Determining the Real Party-in-Interest (“RPI”) in an IPR can have critical implications for estoppel. A patent owner can prevent institution of an IPR by showing that an RPI has previously “filed a civil action challenging the validity of a claim of the patent.” 35 U.S.C. § 315(a)(1).
The Federal Circuit’s decision in Global Equity Management (SA) Pty, Ltd., v. eBay Inc., maintains that the primary factor in determining whether a party is RPI is if the party is controlling the petitioner or funding the IPR proceeding. No. 2019-1303, -1304, at 7-10 (Dec. 26, 2019). Global Equity Management (SA) Pty, Ltd. (“GEMSA”) argued that the IPR should have been terminated due to a missing RPI. The Court found GEMSA waived its argument by not properly preserving it at the PTAB.
More importantly, however, the Court noted that even if GEMSA preserved its argument, it was still unpersuasive. The court’s decision was based on GEMSA’s admission that there were no facts in the record that the missing RPI actually wrote the IPR petitions or controlled the IPR proceedings. Global Equity, at 9. In doing so, the Court appears to be in tension with the “flexible approach” of determining RPI established in the Federal Circuit’s Decision in Applications in Internet Time, LLC v. RPX Corp., 897 F.3d 1336, 1351 (2018) (“AIT”) and recited in the PTAB’s Precedential Order in Ventex Co. The AIT decision states the flexible approach must take “into account both equitable and practical considerations, with an eye toward determining whether the non-party is a clear beneficiary that has a preexisting, established relationship with the petitioner.” Applications in Internet Time, at 1351.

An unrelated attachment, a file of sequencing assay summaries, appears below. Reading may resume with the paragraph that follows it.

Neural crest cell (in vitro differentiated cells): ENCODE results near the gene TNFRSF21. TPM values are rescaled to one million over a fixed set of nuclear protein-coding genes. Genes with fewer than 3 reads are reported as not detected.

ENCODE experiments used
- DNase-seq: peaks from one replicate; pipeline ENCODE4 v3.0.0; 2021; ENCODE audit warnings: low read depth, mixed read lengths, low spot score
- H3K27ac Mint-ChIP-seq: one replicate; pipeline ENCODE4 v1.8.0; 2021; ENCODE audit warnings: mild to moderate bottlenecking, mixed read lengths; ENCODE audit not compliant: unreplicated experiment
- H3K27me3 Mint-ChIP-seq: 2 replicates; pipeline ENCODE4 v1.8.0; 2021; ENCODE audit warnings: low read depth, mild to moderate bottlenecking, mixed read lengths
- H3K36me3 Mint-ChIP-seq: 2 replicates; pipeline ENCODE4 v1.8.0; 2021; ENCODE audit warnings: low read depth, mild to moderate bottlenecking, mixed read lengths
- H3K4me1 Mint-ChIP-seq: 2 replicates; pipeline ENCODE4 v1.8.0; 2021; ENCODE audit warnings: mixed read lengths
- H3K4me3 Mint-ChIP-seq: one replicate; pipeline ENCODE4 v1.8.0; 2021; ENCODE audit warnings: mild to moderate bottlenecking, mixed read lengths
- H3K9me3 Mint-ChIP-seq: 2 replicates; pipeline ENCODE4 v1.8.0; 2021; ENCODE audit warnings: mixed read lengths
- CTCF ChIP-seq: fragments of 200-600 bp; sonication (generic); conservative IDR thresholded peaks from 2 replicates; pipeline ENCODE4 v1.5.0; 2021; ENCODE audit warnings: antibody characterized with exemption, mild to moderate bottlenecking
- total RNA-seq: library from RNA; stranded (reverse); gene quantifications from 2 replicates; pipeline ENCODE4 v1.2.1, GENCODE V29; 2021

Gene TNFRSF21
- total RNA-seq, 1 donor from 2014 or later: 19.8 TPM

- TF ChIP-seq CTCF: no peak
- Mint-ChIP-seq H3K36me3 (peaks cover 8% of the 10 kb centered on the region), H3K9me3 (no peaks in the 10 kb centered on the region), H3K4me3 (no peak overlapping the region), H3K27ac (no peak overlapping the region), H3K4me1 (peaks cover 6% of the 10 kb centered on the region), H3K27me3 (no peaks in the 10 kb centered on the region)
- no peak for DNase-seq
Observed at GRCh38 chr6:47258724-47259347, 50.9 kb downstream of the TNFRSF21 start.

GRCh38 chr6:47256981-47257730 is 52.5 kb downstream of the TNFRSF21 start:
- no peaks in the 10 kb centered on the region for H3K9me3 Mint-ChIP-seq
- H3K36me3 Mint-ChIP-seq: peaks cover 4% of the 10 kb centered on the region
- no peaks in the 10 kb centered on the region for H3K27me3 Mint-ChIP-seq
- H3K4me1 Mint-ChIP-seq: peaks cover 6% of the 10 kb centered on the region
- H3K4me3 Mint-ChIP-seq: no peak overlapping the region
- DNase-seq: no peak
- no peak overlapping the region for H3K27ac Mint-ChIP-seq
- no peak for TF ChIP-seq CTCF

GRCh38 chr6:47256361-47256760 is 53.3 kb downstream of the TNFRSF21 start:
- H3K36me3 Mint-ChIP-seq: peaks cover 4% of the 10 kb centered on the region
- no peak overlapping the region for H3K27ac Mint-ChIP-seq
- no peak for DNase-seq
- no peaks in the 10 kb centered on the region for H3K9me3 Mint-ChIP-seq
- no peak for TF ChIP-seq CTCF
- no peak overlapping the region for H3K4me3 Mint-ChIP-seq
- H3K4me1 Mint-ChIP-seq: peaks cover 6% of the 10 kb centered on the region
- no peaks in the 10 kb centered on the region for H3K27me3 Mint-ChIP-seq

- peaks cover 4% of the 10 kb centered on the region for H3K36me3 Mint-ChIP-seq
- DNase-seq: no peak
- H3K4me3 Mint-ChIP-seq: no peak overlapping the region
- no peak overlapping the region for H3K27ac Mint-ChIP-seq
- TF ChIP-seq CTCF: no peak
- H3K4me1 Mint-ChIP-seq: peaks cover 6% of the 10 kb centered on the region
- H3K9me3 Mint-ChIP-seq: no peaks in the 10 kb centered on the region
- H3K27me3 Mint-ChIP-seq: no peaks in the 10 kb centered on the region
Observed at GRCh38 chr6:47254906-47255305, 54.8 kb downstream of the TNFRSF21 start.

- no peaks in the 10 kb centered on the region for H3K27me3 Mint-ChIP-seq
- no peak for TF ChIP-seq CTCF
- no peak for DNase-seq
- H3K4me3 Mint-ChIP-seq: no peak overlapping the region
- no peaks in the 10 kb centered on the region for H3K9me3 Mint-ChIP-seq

The Global Equity Management decision suggests that while the RPI analysis includes many factors, whether the party controls or funds the IPR proceeding is still heavily weighted.
“There is no bright line test” to determine an RPI. Global Equity, at 7. But one such factor courts heavily weigh is whether the party controlled or funded the IPR proceeding.
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